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"If you prick us, do we not take 528 initial damage and an additional 406 damage over the next 30 seconds?"
That's not how that quote goes obviously, but that's about what the concept of "bleeding" amounts to when you look at games. Game characters don't have actual blood, or a systematic need for a circulatory system.
By and large, the ability to live, the life force of a game character relies on the the filling and emptying of a meter, containing the totality of that character's will to live: HP, Hit Points, Life Bars, Stamina, Hearts. At worst, arguably, its a number that the player stays keenly aware of, watching and recalculating like a hawk to maintain one's grasp on this virtually mortal coil. At best, its an abstract and finite limit that responds to damage and healing in contextually appropriate ways. But even then, its still this linear, quantitative meter that rules our decision making at any given moment.What if we did away with the numbers, in favor of a generally more practical system?
"I walked through fire and didn't get burned...but by the fifth walk in, the elemental damage was way past my fire resistance threshold!"
Hit Points are everywhere, so it a little tricky to cut them out cold turkey, as a cut and dry order of progress. However, there's a certain effect that comes about for games that do not work under a Hit Point system. Consider the fighting genre and two games in particular: SoulCalibur IV and Bushido Blade 2.
Consider all the stuff built around SoulCalibur as a game. By the fourth iteration, there are potentially dozens of item based buffs to augment how your life bar works, from draining energy, regenerating energy, and everything in between. Death is 0, and your objective is protection or creation of that scenario. Numbers.
*Fun Fact: There are no good pictures of Bushido Blade on the internet
Look then to the Bushido Blade series. Hudless, bar-less, devoid of numbers and stat management. You have a sword. Swords cut people. Good cuts kill you. Blocked cuts won't. Life and death is based on this practical situation that keeps you focused on the action proper. Above all else, you need to manage the pure situation, rather than a numerical construct. The result is profoundly different from the fighter standard, and provides, if nothing else, a unique fighting experience.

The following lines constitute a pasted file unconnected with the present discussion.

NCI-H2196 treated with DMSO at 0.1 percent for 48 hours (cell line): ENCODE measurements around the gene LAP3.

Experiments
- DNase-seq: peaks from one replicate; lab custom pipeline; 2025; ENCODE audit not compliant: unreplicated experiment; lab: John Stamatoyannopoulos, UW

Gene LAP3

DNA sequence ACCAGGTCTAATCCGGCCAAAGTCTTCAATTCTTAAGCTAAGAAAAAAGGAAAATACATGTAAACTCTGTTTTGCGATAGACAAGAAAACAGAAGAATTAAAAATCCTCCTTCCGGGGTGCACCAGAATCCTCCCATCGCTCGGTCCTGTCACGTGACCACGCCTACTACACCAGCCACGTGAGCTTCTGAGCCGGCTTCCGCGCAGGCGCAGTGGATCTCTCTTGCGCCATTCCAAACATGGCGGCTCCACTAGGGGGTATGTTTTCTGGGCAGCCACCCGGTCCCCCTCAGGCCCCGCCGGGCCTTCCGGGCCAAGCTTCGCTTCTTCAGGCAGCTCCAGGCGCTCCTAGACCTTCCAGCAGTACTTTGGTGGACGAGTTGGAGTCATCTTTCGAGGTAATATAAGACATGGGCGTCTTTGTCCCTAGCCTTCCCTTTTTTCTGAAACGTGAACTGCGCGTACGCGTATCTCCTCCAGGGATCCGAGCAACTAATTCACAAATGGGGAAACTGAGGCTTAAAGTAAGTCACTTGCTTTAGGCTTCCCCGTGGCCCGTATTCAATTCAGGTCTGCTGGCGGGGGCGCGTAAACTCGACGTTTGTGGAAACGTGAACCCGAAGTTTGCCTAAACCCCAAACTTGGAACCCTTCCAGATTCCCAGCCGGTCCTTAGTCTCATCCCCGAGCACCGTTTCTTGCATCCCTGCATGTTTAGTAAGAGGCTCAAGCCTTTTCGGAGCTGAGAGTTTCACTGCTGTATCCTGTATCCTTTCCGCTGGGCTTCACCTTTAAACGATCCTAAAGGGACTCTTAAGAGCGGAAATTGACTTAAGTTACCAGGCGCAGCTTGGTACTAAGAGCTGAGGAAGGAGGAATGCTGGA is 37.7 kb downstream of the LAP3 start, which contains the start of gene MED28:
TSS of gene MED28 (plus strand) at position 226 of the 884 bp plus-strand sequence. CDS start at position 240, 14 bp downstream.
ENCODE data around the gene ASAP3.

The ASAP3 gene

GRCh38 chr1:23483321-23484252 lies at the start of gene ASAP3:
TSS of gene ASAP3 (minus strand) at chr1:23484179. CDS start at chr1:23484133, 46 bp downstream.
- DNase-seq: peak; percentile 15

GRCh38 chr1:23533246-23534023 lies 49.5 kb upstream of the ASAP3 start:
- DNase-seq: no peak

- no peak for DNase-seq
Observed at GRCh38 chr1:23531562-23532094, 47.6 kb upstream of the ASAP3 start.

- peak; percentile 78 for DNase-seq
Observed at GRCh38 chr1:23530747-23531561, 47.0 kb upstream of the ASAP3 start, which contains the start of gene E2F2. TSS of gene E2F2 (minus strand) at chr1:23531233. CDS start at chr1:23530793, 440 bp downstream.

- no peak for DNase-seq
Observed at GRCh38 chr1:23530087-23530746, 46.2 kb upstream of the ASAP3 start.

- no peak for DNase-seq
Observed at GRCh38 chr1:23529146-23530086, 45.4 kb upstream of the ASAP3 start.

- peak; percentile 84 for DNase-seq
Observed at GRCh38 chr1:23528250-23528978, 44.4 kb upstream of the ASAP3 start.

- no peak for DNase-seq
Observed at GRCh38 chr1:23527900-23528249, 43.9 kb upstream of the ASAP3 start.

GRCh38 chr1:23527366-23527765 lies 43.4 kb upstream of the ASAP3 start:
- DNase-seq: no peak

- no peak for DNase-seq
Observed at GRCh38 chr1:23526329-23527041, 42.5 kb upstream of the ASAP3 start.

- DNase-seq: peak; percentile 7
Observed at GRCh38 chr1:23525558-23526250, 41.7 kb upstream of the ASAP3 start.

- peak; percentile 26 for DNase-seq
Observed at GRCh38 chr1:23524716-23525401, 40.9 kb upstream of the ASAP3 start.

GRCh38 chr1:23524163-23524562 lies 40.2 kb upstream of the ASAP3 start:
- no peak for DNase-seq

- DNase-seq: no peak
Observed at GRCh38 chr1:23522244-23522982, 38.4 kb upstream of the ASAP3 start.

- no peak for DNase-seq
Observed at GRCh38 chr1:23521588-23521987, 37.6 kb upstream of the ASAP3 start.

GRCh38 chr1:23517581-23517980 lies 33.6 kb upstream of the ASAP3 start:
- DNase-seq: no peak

"That which doesn't kill us makes us stronger. Unless you're a ghost. Then you're dead."
A significant obstacle to ditching the hit point system, however, will be implementing some logical consequence into the game world, which has the very real potential of not being fun. While I appreciate that Far Cry 2 forces you to do something gruesome and practical to bring yourself back from the brink of death, the act of doing so doesn't necessarily make the experience more fun. But, it doesn't have to wash out that way.
Take the Final Fantasy series. While still making prominent use of number stats in just about everything that happens, there are logical rules at play in the universe the supercede the digits. In general, curing items will have a damaging affect on the undead. Taken to a further logical step, an item that is made to resurrect, will instantly "kill" the undead! Your task of reducing that HP meter becomes a puzzle to be figured, and a thought process that starts to become more important than raw data being rattled out.
inFamous does a great job with these ideas in an HP world. Electricity and water sometimes mix in ways that you'd expect, allowing you to subtly fry a persuing enemy by running through a puddle, for example. What if inFamous worked directly on a principle of electric effects, regardless of a hitpoint/damage concept? Do I really need to increase the "damage" of a lightening effect? Shouldn't a headshot cause major neural breakdown, all the time? Perhaps in a world of powers, the nature of your attack will mean everything, and the raw level value of your unmysterious "Magic Attack Power" will mean nothing.
Admittedly, HP is a tough trope to bust. But going down that road has lead to some of the more memorable concepts and experiences in gaming history. What are you favorite games without HP? Do you think most games could benefit from shifting focus away from giving players that discreet life limit or damage attribute?
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